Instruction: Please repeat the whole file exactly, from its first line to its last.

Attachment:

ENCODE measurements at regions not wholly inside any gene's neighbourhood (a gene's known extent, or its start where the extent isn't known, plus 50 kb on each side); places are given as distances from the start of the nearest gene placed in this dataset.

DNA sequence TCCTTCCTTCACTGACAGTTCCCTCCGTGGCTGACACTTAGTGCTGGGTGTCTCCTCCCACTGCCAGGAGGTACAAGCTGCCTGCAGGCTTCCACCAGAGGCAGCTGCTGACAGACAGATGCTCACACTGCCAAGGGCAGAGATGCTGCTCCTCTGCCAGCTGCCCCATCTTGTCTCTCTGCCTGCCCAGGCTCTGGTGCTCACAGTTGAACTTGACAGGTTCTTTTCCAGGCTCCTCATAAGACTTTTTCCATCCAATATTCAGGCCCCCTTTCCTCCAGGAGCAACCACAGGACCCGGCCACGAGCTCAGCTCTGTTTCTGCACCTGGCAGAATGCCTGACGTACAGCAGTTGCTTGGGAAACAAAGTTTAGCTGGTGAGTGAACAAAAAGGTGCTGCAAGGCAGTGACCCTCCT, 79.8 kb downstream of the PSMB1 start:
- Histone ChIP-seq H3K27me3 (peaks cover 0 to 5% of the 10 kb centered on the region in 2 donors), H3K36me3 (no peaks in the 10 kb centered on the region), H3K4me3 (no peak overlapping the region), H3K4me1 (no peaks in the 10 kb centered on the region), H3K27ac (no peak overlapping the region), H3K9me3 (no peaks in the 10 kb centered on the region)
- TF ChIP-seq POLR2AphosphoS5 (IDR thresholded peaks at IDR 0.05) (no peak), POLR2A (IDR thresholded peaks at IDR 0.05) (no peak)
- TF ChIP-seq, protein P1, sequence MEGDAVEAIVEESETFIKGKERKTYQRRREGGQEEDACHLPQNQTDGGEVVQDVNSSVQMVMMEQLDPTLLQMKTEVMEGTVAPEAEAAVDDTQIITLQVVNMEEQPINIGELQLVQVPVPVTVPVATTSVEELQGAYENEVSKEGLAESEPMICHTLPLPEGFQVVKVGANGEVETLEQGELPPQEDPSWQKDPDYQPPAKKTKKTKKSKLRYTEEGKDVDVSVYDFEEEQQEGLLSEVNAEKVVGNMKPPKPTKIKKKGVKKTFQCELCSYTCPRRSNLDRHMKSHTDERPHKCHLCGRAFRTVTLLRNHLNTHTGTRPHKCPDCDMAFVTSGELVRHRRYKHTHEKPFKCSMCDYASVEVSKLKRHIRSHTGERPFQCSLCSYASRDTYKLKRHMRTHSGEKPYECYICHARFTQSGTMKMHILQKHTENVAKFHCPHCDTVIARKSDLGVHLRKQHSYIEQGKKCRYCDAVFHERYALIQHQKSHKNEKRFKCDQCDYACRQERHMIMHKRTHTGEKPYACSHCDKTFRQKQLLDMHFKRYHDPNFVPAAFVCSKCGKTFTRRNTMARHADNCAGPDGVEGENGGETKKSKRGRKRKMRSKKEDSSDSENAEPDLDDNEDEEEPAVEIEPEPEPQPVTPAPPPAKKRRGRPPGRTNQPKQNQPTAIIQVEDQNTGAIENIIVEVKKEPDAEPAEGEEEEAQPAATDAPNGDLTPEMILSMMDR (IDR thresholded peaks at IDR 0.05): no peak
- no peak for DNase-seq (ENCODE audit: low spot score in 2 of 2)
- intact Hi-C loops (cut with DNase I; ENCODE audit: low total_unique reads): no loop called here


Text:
ENCODE measurements at regions not wholly inside any gene's neighbourhood (a gene's known extent, or its start where the extent isn't known, plus 50 kb on each side); places are given as distances from the start of the nearest gene placed in this dataset.

DNA sequence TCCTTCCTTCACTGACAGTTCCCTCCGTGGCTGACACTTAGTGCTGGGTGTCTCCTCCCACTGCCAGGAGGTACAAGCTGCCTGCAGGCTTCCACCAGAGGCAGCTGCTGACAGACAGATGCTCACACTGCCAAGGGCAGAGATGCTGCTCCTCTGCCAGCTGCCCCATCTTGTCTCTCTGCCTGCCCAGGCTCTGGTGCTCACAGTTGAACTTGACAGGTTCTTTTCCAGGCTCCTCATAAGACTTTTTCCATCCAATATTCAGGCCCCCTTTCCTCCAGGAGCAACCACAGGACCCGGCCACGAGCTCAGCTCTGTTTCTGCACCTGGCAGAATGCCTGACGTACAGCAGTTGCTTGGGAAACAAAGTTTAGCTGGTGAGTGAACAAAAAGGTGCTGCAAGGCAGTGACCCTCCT, 79.8 kb downstream of the PSMB1 start:
- Histone ChIP-seq H3K27me3 (peaks cover 0 to 5% of the 10 kb centered on the region in 2 donors), H3K36me3 (no peaks in the 10 kb centered on the region), H3K4me3 (no peak overlapping the region), H3K4me1 (no peaks in the 10 kb centered on the region), H3K27ac (no peak overlapping the region), H3K9me3 (no peaks in the 10 kb centered on the region)
- TF ChIP-seq POLR2AphosphoS5 (IDR thresholded peaks at IDR 0.05) (no peak), POLR2A (IDR thresholded peaks at IDR 0.05) (no peak)
- TF ChIP-seq, protein P1, sequence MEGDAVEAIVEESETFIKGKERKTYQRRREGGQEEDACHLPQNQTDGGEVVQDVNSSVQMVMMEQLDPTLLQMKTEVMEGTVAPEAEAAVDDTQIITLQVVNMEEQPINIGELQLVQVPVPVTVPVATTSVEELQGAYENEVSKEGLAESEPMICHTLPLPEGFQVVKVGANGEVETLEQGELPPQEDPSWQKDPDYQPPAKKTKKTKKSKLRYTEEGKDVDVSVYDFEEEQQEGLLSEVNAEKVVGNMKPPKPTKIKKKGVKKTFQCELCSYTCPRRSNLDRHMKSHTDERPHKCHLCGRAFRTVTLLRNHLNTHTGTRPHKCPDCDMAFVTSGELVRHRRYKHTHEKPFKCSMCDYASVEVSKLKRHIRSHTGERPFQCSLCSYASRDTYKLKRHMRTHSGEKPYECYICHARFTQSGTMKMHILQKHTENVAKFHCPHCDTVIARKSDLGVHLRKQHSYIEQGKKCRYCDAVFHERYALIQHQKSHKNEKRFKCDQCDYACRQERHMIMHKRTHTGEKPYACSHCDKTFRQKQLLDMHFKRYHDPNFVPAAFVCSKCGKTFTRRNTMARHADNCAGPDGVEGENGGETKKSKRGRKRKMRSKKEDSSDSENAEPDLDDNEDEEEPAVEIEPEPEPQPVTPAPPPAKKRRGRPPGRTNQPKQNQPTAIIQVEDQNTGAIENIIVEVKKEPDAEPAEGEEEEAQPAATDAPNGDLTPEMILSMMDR (IDR thresholded peaks at IDR 0.05): no peak
- no peak for DNase-seq (ENCODE audit: low spot score in 2 of 2)
- intact Hi-C loops (cut with DNase I; ENCODE audit: low total_unique reads): no loop called here